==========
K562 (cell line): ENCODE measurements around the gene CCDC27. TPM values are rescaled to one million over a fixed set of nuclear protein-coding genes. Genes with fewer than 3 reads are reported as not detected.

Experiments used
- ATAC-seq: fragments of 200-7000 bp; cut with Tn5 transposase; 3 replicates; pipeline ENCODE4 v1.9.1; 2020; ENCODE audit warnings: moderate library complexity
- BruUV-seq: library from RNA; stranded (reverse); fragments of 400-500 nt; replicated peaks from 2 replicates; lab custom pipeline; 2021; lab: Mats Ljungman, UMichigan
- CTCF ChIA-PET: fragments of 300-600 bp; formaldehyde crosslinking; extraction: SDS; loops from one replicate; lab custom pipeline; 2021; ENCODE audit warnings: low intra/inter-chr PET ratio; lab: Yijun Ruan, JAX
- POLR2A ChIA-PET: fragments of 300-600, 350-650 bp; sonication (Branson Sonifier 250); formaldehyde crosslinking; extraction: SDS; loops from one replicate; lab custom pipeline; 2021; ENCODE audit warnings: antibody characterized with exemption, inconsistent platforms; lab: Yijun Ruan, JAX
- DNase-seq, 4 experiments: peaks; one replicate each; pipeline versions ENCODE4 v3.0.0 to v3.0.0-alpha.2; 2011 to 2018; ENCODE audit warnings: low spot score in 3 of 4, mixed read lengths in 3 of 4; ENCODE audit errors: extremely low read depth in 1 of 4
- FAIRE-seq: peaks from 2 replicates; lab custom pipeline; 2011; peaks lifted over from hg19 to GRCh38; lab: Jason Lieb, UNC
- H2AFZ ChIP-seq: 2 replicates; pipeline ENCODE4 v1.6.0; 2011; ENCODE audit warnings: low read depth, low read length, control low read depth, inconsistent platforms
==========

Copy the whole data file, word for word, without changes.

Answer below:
K562 (cell line): ENCODE measurements around the gene CCDC27. TPM values are rescaled to one million over a fixed set of nuclear protein-coding genes. Genes with fewer than 3 reads are reported as not detected.

Experiments used
- ATAC-seq: fragments of 200-7000 bp; cut with Tn5 transposase; 3 replicates; pipeline ENCODE4 v1.9.1; 2020; ENCODE audit warnings: moderate library complexity
- BruUV-seq: library from RNA; stranded (reverse); fragments of 400-500 nt; replicated peaks from 2 replicates; lab custom pipeline; 2021; lab: Mats Ljungman, UMichigan
- CTCF ChIA-PET: fragments of 300-600 bp; formaldehyde crosslinking; extraction: SDS; loops from one replicate; lab custom pipeline; 2021; ENCODE audit warnings: low intra/inter-chr PET ratio; lab: Yijun Ruan, JAX
- POLR2A ChIA-PET: fragments of 300-600, 350-650 bp; sonication (Branson Sonifier 250); formaldehyde crosslinking; extraction: SDS; loops from one replicate; lab custom pipeline; 2021; ENCODE audit warnings: antibody characterized with exemption, inconsistent platforms; lab: Yijun Ruan, JAX
- DNase-seq, 4 experiments: peaks; one replicate each; pipeline versions ENCODE4 v3.0.0 to v3.0.0-alpha.2; 2011 to 2018; ENCODE audit warnings: low spot score in 3 of 4, mixed read lengths in 3 of 4; ENCODE audit errors: extremely low read depth in 1 of 4
- FAIRE-seq: peaks from 2 replicates; lab custom pipeline; 2011; peaks lifted over from hg19 to GRCh38; lab: Jason Lieb, UNC
- H2AFZ ChIP-seq: 2 replicates; pipeline ENCODE4 v1.6.0; 2011; ENCODE audit warnings: low read depth, low read length, control low read depth, inconsistent platforms